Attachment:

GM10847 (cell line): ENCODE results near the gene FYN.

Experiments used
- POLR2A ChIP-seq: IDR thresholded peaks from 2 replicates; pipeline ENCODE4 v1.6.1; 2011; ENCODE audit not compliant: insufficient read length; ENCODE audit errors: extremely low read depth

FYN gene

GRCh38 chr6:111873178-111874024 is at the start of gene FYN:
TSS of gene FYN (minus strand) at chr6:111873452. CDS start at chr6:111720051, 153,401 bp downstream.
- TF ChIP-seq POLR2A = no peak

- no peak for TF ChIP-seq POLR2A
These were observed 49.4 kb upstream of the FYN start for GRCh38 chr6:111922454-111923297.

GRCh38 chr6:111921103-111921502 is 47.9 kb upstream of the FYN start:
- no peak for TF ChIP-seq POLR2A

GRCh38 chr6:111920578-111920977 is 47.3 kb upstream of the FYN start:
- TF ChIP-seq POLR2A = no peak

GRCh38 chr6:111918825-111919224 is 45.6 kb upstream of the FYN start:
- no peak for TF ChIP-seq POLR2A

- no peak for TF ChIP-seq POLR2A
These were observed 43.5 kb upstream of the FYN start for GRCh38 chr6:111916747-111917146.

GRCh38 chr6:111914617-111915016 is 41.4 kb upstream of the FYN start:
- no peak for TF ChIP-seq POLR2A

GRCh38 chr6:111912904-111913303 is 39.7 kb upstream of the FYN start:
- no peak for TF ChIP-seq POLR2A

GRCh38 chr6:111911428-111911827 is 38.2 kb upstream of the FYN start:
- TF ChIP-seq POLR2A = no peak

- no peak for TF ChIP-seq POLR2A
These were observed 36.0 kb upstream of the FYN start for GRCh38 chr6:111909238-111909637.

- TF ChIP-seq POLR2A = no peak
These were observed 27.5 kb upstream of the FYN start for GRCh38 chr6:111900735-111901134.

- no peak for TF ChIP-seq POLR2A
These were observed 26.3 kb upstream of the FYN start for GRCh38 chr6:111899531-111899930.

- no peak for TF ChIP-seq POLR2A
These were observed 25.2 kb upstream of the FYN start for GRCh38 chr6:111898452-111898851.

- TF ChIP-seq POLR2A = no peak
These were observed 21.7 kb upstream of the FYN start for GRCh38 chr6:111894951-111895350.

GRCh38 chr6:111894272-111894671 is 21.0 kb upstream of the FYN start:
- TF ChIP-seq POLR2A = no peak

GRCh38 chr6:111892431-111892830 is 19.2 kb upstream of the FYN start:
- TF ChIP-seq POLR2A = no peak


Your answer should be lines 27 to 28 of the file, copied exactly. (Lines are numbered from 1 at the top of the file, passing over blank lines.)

These were observed 27.5 kb upstream of the FYN start for GRCh38 chr6:111900735-111901134.

- no peak for TF ChIP-seq POLR2A